We thought that they were gone--
we rarely saw them on our screens--
those everyday Americans
with workaday routines,

and the heroes standing ready--
not glamorous enough--
on days without a tragedy,
we clicked--and turned them off.

We only saw the cynics--
the dropouts, show-offs, snobs--
the right- and left- wing critics:
we saw that they were us.

But with the wounds of Tuesday
when the smoke began to clear,
we rubbed away our stony gaze--
and watched them reappear:

the waitress in the tower,
the broker reading mail,
a pair of window washers,
filling up a final pail,

the husband's last "I love you"
from the last seat of a plane,
the tourist taking in a view
no one would see again,

the fireman, his eyes ablaze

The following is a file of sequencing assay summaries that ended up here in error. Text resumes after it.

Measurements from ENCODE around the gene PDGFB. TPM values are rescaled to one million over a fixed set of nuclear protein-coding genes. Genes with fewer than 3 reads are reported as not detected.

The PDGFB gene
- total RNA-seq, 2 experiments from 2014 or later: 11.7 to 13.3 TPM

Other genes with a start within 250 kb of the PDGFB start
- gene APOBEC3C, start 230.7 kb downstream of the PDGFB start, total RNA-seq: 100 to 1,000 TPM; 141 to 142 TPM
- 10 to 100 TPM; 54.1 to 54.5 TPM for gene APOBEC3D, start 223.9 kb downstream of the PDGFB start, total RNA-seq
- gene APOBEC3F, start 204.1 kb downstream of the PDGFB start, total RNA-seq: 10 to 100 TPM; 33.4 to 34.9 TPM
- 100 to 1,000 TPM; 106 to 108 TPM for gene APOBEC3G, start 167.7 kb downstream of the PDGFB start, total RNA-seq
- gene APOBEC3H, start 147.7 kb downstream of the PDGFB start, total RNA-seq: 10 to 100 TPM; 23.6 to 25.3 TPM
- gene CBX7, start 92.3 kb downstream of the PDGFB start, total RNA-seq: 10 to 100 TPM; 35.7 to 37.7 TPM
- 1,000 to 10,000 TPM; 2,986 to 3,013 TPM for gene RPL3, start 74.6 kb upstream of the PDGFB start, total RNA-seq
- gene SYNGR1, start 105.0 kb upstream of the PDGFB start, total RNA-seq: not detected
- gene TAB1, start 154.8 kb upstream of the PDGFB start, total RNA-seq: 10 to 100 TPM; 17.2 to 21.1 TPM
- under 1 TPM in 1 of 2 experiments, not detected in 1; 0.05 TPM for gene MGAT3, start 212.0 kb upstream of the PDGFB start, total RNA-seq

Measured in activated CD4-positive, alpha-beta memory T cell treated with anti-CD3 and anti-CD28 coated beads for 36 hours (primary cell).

as he climbed the swaying stairs--
he knew someone might still be saved.
We wondered who it was.

We glimpsed them through the rubble:
the ones who lost their lives,
the heroes' doubleburials,
the ones now "left behind,"

the ones who rolled a sleeve up,
the ones in scrubs and masks,
the ones who lifted buckets
filled with stone and grief and ash:

some spoke adifferent language--
still no one missed a phrase;
the soot had softened every face
of every shade and age--

"the greatest generation" ?--
we wondered where they'd gone--
they hadn't left directions
how to find our nation-home:

for thirty years we saw few signs,
but now in swirls of dust,
they were alive--they had survived--
we saw that they were us.

by Joan Murray

Other poems of JOAN MURRAY (8)

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